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Certain fish and amphibians retain a robust capacity for cardiac regeneration throughout life, but the same is not true of the adult mammalian heart. Whether the capacity for cardiac regeneration is absent in mammals or whether it exists and is switched off early after birth has been unclear. We found that the hearts of 1-day-old neonatal mice can regenerate after partial surgical resection, but this capacity is lost by 7 days of age. This regenerative response in 1-day-old mice was characterized by cardiomyocyte proliferation with minimal hypertrophy or fibrosis, thereby distinguishing it from repair processes. Genetic fate mapping indicated that the majority of cardiomyocytes within the regenerated tissue originated from preexisting cardiomyocytes. Echocardiography performed 2 months after surgery revealed that the regenerated ventricular apex had normal systolic function. Thus, for a brief period after birth, the mammalian heart appears to have the capacity to regenerate.
Urodele amphibians and teleost fish retain a remarkable capacity for cardiac regeneration throughout life (1, 2). Adult zebrafish, for example, can undergo complete cardiac regeneration without scar formation after resection of up to 20% of the ventricle (2), a response thought to occur primarily through cardiomyocyte proliferation (3, 4). Similarly, a recent study demonstrated that the embryonic mammalian heart is capable of mounting a hyperplastic response to injury (5), which suggests that the mammalian heart may retain regenerative capacity during early life. A number of studies have shown that the adult mammalian heart also possesses a measurable capacity for cardiomyocyte renewal (6–9), albeit not sufficient to restore contractile function after substantial cardiac injury.
There are numerous fundamental differences between mammalian and fish cardiac biology. The four-chambered, double-circulation mammalian heart works at high pressure and is anatomically distinct from the two-chambered, single-circulation fish heart. In this regard, the adult zebrafish heart is anatomically similar to the embryonic mammalian heart before septation. In contrast to mammalian cardiomyocytes, which withdraw from the cell cycle and become bi-nucleate shortly after birth (10, 11), zebrafish cardiomyocytes are small, are mononucleated, and retain proliferative potential throughout life (12).
Given the similarities between the adult zebrafish heart and the immature mammalian heart, we hypothesized that the mechanisms underlying cardiac regeneration in fish might be conserved in the neonatal mammalian heart. To examine at a histological level how the heart of neonatal mice responds to injury, we surgically resected the left ventricular apex (~15% of the ventricular myocardium) from 1-day-old mice (13). Serial histological analysis revealed progressive regeneration of the apex, with full restoration of the resected myocardium within 21 days (Fig. 1, A to H and M). At 1 day post-resection (dpr), the resection plane was characterized by a large blood clot that sealed the entire apex (Fig. 1, E and F) and, similar to the zebrafish model, was associated with a robust inflammatory response (fig. S1). Later time points revealed gradual resorption of the apical blood clot and its replacement by normal myocardial tissue (Fig. 1, E to H). By 21 dpr, the entire apical defect was replaced by cardiomyocytes, as detected by morphological analysis (Fig. 1H) and cardiac troponin T staining (fig. S5). In addition, many blood vessels were observed in the regenerated ventricular apex at 21 dpr (fig. S2, A to D). Thus, at least histologically, injury-induced heart regeneration in zebrafish (2) and in neonatal mice appears to be similar.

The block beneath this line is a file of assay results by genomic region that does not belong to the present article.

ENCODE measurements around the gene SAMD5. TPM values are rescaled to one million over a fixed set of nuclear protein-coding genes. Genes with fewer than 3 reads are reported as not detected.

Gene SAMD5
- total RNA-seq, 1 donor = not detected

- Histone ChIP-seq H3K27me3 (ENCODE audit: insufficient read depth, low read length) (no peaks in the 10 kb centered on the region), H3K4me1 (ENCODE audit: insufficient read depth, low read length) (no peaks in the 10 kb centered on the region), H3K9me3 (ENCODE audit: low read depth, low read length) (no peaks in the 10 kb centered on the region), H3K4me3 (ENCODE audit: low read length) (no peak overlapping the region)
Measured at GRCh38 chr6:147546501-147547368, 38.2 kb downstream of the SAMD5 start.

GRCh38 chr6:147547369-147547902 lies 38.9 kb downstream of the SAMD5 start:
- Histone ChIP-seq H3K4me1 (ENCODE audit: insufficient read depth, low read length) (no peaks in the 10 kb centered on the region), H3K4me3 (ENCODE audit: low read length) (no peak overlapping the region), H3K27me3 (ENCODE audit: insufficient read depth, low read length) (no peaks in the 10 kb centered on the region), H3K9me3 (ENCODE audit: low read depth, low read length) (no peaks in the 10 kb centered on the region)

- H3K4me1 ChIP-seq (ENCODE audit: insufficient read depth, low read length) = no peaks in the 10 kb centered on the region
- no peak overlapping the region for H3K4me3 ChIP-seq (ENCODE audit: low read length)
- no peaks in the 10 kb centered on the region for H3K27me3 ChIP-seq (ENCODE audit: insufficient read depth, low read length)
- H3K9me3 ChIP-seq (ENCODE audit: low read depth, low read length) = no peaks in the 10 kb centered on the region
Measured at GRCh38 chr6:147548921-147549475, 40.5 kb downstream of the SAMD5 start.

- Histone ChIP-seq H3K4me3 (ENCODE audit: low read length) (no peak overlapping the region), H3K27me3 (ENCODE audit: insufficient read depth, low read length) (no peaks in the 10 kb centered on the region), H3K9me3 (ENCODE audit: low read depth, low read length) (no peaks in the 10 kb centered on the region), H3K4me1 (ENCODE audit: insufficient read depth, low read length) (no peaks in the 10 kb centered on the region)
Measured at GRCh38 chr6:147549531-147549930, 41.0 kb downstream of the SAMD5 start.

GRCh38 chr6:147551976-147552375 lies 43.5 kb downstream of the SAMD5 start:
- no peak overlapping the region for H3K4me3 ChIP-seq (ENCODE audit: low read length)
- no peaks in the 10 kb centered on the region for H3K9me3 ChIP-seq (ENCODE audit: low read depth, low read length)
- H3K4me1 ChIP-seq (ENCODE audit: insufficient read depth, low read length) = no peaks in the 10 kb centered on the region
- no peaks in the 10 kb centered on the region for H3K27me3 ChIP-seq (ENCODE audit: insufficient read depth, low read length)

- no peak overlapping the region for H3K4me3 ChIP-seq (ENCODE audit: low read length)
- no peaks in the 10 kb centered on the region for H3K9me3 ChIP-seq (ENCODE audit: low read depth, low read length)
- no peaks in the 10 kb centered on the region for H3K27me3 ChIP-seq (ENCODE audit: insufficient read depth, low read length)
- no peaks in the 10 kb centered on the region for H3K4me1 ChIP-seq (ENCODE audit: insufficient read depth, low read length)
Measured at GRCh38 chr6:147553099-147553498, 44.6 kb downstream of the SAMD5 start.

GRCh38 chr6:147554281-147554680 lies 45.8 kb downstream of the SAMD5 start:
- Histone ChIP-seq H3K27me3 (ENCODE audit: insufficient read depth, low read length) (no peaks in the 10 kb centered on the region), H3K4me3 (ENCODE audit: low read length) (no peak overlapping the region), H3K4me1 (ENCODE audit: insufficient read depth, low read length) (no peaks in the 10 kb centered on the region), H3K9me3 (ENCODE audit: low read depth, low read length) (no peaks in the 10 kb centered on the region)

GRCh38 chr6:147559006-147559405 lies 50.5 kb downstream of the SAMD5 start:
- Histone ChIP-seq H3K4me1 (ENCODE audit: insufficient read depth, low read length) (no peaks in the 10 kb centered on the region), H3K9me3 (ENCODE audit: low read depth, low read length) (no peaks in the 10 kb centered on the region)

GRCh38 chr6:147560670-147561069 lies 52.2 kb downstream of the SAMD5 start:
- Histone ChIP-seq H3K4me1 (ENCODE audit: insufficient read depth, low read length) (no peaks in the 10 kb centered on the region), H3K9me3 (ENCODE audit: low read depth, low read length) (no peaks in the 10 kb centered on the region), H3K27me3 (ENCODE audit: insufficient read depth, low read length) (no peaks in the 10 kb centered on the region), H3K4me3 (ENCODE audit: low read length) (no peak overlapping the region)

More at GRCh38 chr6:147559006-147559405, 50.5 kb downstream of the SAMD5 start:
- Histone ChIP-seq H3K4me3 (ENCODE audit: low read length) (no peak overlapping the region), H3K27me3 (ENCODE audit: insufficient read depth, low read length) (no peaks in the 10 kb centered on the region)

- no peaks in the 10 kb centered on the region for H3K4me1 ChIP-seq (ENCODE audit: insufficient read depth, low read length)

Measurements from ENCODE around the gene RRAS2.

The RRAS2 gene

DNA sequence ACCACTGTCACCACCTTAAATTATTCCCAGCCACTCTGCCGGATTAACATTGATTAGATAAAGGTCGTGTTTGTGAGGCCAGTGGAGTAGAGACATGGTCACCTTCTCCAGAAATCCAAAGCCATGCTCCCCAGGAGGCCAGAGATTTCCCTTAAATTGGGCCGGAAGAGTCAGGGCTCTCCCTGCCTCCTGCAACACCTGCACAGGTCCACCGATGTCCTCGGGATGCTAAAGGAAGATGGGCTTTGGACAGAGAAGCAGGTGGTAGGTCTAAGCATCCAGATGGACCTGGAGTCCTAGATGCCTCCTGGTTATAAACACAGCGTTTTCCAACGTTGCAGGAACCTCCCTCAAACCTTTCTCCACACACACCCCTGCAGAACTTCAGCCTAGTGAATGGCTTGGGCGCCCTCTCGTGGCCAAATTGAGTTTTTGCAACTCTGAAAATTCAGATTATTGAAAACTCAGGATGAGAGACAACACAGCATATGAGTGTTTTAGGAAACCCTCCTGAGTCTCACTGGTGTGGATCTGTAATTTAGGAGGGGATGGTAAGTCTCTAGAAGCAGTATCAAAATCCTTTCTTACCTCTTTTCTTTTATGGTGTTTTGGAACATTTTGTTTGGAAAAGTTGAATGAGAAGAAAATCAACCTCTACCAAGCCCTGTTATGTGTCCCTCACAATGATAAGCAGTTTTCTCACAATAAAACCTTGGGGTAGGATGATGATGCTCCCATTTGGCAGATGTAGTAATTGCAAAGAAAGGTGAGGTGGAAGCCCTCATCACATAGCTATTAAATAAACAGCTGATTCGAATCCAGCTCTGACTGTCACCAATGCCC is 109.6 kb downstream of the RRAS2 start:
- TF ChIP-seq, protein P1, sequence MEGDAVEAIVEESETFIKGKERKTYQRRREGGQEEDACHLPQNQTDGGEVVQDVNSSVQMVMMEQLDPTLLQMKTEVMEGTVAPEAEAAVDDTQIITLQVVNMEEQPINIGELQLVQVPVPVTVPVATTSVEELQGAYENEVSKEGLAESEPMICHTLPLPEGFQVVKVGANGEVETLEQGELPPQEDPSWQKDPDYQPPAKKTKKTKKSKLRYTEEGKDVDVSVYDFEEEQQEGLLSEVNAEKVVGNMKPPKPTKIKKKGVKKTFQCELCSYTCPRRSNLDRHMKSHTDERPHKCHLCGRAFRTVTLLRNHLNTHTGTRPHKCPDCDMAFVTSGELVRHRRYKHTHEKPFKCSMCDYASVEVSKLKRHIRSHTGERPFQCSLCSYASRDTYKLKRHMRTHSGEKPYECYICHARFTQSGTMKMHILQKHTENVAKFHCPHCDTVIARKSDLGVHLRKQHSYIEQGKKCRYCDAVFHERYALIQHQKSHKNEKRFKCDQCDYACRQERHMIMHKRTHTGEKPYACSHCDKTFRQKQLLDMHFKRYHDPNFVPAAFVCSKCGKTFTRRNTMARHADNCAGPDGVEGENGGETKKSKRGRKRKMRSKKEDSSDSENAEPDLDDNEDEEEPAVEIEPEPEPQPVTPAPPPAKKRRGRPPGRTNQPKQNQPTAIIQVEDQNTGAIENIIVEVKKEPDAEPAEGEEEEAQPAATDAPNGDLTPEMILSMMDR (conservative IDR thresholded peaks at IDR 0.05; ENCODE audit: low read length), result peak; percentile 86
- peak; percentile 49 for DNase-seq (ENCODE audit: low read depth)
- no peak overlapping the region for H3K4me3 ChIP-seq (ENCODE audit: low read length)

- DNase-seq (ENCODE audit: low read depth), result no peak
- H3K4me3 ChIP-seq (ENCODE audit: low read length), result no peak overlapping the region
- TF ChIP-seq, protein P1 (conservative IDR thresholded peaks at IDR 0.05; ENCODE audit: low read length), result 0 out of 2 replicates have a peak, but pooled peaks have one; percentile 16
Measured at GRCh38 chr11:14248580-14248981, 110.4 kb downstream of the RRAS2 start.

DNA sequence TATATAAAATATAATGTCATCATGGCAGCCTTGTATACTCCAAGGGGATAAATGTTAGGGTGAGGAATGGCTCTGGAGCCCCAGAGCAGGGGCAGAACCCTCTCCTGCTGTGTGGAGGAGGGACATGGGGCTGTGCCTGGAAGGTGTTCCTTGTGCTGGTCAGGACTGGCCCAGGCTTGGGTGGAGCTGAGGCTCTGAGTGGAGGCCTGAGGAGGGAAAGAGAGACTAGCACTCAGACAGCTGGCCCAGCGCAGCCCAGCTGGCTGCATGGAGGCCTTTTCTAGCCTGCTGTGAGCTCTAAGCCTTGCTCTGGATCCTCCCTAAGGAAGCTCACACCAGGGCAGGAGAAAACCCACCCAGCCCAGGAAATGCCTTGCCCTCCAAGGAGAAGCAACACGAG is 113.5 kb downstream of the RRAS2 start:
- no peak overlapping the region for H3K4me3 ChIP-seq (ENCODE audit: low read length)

Restoration of normal contractile function is a crucial aspect of myocardial regeneration. Therefore, we assessed left ventricular ejection fraction by echocardiography 2 months after apical resection and confirmed that the newly formed apex had normal systolic function, similar to sham-operated hearts (Fig. 1N).
Given the capacity of neonatal mouse cardiomyocytes to divide (14), we examined whether apical resection stimulates cardiomyocyte proliferation. Cardiomyocyte mitosis and cytokinesis were assessed by colocalization of phosphohistone H3 (pH3) and aurora B kinase, respectively, with cardiac troponin T. We found a significantly higher number of pH3-positive, and aurora B kinase–positive, cardiomyocytes in resected hearts relative to sham-operated hearts at 7 dpr (Fig. 2, A to C, fig. S3, F, H, and J, and fig. S4).